Eutlzy turned 10 in September, and his house turned 10 in October. It was time to make some repairs, and we did so on Saturday, Nov. 17, taking advantage of unseasonable weather courtesy of global warming. We added two panels each to the lower halves of the north and east walls to cover up rotted wood, enlarged the goat door and replaced its framing and the burlap flap, and replaced a block beneath the main entrance where a lock holds the right door shut. I also moved the gate latch because something had shifted over the years, making that latch nearly impossible to pry off the U-loop, and I added screws to a vertical piece that holds the fence on to the right side of the front of Chez Eutzly. Read the rest of this entry »
Archive for the ‘Eutzly’ Category
After undergoing severe emotional trauma in October, Eutzly has once again found his happy goat face. Two weeks of counseling from a specialist in ruminant psychological disorders were necessary to restore the smile to that furry white face, but now Eutzly once again stands on his blocks in his pasture, eats the few remaining fall leaves and gobbles his grain.
He must have thought we abandoned him. We vacationed in Virginia and North Carolina for 13 days in October, and we took Eutzly the evening before our departure to his luxury suite at the Lexington Township Goatel. We went through the normal protracted struggle to get him into the van, having to first lift his front feet in the back of the van followed by his back feet and his colossal four-compartment-stomach cargo area. Once in he was fine and enjoyed looking out the window during the drive. But the company of goats failed to ease his distress at being abandoned, and he began making sotto voce bleats every time I left the stall.
Eutzly was disturbed, but we had a good time. We visited several sites in Virginia and stayed on the Outer Banks a week before Hurricane Sandy’s arrival. (I took some “before” photos and found some shocking “after” photos online.) I thought about Eutzly during our trip and wondered how he was, but I never expected to see him a changed goat. Read the rest of this entry »
My personal weather forecaster held firm for many weeks on his prediction that the early burst of March warmth was just that, an early burst, not the start of warm weather. He scoffed at farmers who wanted to plant early, against the advice of insurance companies that declared they would not cover crops planted before a certain date. And he was right. Just last week we had to cover our new blueberry bushes with tarps to protect them from possible frost because the summer-like week in March caused them to blossom too soon. Read the rest of this entry »
That hay is too green, I thought, as I unloaded it from the van last week. It looks like pure alfalfa, which is too rich for a male goat and can cause urinary tract problems. But it was too late to return it that day, so I stacked it in the goat house, and its rich hay fragrance probably teased Eutzly all day, separated as it was by a wooden divider from the stall.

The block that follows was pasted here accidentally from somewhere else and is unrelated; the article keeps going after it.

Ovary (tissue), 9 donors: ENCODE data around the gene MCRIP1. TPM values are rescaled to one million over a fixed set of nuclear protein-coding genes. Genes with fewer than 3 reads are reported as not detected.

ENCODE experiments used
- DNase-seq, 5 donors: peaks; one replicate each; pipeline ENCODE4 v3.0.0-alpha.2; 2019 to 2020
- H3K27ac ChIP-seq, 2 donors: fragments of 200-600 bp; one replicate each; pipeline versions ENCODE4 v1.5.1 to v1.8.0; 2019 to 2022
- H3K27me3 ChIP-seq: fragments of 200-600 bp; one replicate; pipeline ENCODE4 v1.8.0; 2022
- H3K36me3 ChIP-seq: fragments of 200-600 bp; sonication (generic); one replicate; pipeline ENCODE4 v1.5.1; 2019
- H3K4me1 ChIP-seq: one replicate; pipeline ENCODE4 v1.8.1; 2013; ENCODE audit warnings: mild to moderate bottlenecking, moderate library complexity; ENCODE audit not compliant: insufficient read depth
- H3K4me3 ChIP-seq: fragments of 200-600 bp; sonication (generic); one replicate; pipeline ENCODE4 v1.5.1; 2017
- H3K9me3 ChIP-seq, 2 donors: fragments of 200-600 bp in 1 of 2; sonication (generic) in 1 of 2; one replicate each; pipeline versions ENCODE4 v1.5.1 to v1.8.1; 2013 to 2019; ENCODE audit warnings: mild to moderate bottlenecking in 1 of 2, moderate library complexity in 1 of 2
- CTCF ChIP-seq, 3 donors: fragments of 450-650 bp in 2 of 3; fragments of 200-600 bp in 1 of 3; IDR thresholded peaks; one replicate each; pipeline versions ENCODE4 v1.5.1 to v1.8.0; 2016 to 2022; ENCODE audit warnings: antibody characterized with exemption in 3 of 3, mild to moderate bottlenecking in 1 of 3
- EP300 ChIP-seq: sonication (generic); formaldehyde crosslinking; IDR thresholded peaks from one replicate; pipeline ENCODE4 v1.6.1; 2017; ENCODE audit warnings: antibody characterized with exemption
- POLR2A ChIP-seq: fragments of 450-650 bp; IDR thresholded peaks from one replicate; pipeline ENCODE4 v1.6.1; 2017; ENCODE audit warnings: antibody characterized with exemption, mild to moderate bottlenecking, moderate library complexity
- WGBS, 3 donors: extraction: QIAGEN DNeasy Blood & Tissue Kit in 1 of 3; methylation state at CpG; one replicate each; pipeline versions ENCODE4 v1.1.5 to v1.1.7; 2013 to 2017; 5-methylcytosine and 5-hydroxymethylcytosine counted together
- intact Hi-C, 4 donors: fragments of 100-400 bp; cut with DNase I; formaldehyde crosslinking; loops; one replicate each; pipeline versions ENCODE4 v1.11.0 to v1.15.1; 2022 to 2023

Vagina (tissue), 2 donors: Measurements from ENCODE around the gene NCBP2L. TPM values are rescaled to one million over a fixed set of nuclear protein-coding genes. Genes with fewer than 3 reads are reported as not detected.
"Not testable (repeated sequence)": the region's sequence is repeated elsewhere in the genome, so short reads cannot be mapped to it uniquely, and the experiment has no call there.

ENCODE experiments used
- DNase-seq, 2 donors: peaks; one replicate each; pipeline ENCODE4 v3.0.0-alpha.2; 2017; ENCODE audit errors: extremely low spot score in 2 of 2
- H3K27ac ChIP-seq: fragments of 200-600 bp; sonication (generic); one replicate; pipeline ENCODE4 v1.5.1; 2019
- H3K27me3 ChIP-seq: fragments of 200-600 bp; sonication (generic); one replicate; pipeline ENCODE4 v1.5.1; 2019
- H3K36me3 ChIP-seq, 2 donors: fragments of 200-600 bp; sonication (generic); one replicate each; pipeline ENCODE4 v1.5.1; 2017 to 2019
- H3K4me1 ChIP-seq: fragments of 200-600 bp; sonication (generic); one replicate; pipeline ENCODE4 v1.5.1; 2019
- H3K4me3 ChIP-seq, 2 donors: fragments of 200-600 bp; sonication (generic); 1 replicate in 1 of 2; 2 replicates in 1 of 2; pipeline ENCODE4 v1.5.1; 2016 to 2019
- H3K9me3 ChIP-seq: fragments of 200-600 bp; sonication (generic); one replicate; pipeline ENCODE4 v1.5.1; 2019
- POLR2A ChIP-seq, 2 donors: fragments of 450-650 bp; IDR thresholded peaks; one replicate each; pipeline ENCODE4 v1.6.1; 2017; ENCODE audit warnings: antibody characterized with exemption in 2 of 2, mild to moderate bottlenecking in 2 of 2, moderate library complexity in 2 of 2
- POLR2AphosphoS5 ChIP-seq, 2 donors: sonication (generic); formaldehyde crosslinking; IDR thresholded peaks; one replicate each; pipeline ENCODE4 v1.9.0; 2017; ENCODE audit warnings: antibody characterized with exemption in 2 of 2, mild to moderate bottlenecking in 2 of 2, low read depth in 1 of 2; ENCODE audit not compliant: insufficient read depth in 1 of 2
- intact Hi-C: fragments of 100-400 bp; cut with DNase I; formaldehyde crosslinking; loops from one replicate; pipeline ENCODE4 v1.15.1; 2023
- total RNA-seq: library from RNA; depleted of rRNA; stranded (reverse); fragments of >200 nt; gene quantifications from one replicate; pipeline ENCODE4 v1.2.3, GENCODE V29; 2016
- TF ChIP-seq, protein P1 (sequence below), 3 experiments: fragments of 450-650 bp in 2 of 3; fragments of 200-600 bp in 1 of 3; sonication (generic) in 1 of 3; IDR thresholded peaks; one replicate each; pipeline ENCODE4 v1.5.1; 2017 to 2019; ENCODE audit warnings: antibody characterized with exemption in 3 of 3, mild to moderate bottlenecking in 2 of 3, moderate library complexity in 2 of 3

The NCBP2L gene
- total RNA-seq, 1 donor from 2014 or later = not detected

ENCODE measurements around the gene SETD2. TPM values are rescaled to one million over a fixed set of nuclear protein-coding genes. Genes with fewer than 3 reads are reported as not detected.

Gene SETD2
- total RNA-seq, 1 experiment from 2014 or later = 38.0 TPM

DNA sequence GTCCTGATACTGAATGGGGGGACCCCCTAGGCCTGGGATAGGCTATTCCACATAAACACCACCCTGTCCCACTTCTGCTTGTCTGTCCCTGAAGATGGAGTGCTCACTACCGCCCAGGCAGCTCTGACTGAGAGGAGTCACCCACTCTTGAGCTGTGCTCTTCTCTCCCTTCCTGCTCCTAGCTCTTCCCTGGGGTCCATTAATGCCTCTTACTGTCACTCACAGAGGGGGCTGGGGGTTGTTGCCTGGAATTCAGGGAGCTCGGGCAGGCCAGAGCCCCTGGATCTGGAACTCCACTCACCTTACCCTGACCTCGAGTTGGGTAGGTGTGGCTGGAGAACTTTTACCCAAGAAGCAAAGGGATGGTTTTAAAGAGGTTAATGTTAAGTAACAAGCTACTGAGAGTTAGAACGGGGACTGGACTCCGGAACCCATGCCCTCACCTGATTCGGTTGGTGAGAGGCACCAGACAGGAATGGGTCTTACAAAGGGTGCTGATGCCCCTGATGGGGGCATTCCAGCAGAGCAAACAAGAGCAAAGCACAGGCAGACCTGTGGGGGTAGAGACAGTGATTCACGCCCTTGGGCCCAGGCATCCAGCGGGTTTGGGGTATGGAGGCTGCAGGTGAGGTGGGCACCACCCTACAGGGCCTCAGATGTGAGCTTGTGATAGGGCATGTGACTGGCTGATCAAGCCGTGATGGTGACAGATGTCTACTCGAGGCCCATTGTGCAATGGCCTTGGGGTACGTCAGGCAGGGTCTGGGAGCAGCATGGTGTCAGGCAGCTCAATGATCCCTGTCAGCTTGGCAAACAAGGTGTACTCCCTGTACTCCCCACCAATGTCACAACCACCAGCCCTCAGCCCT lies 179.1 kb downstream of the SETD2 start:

That evening the possibility of pure alfalfa clogging Eutzly’s urinary tract filled my mind with worries of a sick goat, and the next day I called Farmer Larry and he confirmed the hay was pure alfalfa. So the next problem was finding the time to exchange the alfalfa for male goat hay. Read the rest of this entry »
I’ve had my goat for 8 1/2 years, but I couldn’t answer a recent question from my friend Laura S.: Do goats move their ears independently of one another, as a horse does? So last week I watched Eutzly, and I saw that he moved his ears both independently and in concert. Goats move their ears as cats do, tilting them forward to gather sound and laying them back when sticking their snout in a bush to eat. But when he stands around, Eutzly often moves one ear while the other stays still, sometimes following a second later. Now I know.
I sat with Eutzly in the shade today and wrote my journal. I hooked Eutzly’s 10-foot lead to a post next to a pine tree so he could browse among the undergrowth, and I could have sat on the patio under the gazebo, but Eutzly kept looking for me, so I moved a chair and table from the gazebo to the grass. Eutzly divided his time between standing near me and under the tree to eat weeds, and he sniffed around when I opened a tub of pineapple and strawberries, but he was not interested in those fruits. When I brought out a bag of Fritos, however, he danced back and forth, sniffing the air, and he stuck his nose in my face as I ate, and I dropped chips on purpose, which Eutzly gobbled with glee. I reached my sodium limit and closed the package, but Eutzly strained at his lead, trying to reach the bag, so I took the Fritos inside. I told him that I must limit my Fritos intake for sodium purposes and he must limit his intake because too much corn could make him explode. Eutzly quickly forgot about the Fritos, I thought, until I noticed that he kept sniffing the grass at my feet where a few chips had fallen. After the food was gone, Eutzly entertained himself by chewing on my clipboard and trying to eat my journal paper, and he backed up to my side for fur-scratching. I could have sat under the gazebo, but goat and I were much happier sitting together on a warm May day.
While Eutzly eats rose of Sharon, you can observe his teeth. A goat has teeth top and bottom in the back but only on the bottom up front. The upper palate is quite hard and serves well for most eating. When Eutzly can’t bite off a piece of carrot or a stick with his front teeth, he shifts the food to his rear teeth. Click on the photo to enlarge.